What Is an AB Trust?

AB trusts were a popular type of tax-avoidance trust for many years. When the creator of an AB trust dies, his or her assets are split into two different trusts:

  • A Trust: Sometimes called a “marital deduction trust.” The surviving spouse or beneficiary has full access to the A Trust’s income and assets.
  • B Trust: Sometimes called a “bypass trust” or “family trust.” The surviving spouse can only access the income from this irrevocable trust. Once the surviving spouse dies, the B trust’s assets are transferred to children or other beneficiaries.

Importantly, only the A Trust is subject to federal estate taxes when the first spouse dies. And, if the A Trust’s value is less than the federal estate tax exemption, no estate taxes are owed at that time. (Since 2005, California has not charged an estate tax.)

However, the federal government made significant changes to its estate tax system in 2011, making the estate tax exemption portable between married spouses. In other words, if your spouse dies and does not use his or her entire estate tax exemption, the remainder (up to $5.49 million in 2017) is transferred to you. If you receive your spouse’s full estate tax exemption, you will not have to pay federal estate taxes if your estate is less than $11 million.

These changes make AB trusts less appealing than they were in the past. If you have an active AB trust, you may benefit from a restructuring of your estate plan.

Should I Keep my AB Trust?

AB trusts have always had several disadvantages:

  • Your spouse cannot fully access assets in the B or family trust,
  • AB trusts are costly to operate, and
  • AB trusts have separate tax filing and record-keeping requirements.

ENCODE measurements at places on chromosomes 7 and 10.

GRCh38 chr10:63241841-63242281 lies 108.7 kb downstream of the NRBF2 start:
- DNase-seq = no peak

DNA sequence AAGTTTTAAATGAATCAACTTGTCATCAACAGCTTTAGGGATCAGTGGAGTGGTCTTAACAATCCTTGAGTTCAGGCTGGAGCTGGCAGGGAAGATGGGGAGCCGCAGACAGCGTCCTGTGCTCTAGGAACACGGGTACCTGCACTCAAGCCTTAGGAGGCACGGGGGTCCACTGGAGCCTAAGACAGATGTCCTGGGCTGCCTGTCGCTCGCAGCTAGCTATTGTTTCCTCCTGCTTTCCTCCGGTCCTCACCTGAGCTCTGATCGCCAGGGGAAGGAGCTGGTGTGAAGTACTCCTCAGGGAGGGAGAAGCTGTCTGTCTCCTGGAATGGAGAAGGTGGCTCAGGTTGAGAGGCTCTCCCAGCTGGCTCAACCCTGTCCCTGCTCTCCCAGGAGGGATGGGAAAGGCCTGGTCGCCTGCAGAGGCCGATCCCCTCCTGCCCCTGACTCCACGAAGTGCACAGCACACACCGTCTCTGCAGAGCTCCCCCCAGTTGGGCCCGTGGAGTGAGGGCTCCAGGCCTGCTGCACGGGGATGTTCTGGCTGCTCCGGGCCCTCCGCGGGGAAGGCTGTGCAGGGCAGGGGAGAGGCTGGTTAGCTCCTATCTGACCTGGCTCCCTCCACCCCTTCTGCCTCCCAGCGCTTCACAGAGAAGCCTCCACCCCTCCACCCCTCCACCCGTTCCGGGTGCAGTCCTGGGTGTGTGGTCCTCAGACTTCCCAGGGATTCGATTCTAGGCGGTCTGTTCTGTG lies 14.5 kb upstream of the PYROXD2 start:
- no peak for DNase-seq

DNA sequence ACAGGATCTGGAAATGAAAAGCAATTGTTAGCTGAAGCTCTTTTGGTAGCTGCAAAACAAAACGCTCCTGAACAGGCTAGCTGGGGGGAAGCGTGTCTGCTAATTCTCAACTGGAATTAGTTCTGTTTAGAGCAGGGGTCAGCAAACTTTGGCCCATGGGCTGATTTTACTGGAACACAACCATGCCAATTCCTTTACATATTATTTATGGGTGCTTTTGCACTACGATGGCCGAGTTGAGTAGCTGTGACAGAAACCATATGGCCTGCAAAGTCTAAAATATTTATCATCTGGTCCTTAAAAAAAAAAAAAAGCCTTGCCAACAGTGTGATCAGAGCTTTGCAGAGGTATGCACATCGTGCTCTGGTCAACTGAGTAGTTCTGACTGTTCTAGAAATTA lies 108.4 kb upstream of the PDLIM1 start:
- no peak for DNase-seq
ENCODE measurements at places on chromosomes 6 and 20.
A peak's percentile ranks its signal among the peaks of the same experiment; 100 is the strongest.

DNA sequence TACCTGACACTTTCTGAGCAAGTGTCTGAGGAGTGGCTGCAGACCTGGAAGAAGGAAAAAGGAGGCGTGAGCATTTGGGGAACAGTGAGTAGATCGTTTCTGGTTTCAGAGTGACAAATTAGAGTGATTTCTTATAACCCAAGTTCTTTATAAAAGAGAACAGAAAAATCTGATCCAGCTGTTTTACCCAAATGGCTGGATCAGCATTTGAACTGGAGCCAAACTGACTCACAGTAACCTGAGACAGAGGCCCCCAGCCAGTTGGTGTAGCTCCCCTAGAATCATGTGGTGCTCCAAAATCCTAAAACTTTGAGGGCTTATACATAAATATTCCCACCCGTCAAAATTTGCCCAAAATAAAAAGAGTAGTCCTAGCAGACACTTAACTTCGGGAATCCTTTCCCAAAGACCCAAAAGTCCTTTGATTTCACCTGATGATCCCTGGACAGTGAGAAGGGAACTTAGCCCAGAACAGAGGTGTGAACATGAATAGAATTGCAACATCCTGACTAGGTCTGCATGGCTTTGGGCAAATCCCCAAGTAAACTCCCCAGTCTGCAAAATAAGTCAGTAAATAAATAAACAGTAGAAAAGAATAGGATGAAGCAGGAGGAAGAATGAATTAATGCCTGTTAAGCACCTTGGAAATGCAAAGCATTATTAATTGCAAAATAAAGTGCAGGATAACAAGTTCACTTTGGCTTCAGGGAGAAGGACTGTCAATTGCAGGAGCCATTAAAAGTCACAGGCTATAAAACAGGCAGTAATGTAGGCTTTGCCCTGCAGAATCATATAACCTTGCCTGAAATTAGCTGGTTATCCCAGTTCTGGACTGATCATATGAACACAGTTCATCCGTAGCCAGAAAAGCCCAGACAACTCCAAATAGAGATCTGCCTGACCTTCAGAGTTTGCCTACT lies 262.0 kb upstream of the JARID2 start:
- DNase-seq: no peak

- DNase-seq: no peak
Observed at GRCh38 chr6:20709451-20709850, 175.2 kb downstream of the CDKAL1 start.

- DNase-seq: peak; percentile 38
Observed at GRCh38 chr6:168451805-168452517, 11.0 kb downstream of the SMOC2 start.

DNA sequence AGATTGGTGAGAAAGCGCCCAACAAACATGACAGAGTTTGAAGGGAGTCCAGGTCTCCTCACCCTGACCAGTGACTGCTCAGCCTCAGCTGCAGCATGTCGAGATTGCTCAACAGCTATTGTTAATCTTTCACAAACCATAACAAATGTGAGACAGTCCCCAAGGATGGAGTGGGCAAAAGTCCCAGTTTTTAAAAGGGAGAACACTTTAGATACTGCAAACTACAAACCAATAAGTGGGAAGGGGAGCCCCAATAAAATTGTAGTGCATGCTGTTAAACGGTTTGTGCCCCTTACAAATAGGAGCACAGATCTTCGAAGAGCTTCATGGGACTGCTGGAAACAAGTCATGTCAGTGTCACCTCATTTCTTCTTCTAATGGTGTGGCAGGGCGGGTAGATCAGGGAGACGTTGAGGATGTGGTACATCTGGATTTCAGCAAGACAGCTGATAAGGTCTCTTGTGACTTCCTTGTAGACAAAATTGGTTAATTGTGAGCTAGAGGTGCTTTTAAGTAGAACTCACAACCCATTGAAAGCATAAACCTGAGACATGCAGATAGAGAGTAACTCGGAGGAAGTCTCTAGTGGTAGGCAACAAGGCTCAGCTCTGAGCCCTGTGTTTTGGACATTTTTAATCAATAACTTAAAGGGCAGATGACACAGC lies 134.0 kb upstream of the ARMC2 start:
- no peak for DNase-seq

For some people, these disadvantages now outweigh the tax benefits of an AB trust.

However, some AB trusts still hold significant estate planning value. In fact you may still benefit from an AB Trust if:

  • You and your partner are not legally married,
  • You want to ensure that your children (especially children from a prior marriage or relationship) receive certain assets, or
  • Your estate’s value exceeds your combined estate tax exemptions.

If you have questions about your AB trust, contact an experienced trust lawyer. A lawyer can help you evaluate your current estate plan and make any necessary changes.

Revoking an AB Trust

If both you and your spouse are still alive, you can revoke an AB trust. The revocation process involves transferring trust property, drafting a legal document, and notifying all interested parties of the trust’s termination. Besides revoking your existing trust, you should also reassess your estate plan. For example, you and your loved ones may benefit from a living or revocable trust. Due to complexities of trust and estate law, you should always consult with an experienced trust lawyer before you start the revocation process.

Speak With an Estate Planning Attorney About Your AB Trust

While an AB trust was once a valuable part of your comprehensive estate plan, times have changed. If you have questions about your estate plan and your need for an AB trust, contact the Legacy Lawyers today for a confidential and personalized evaluation.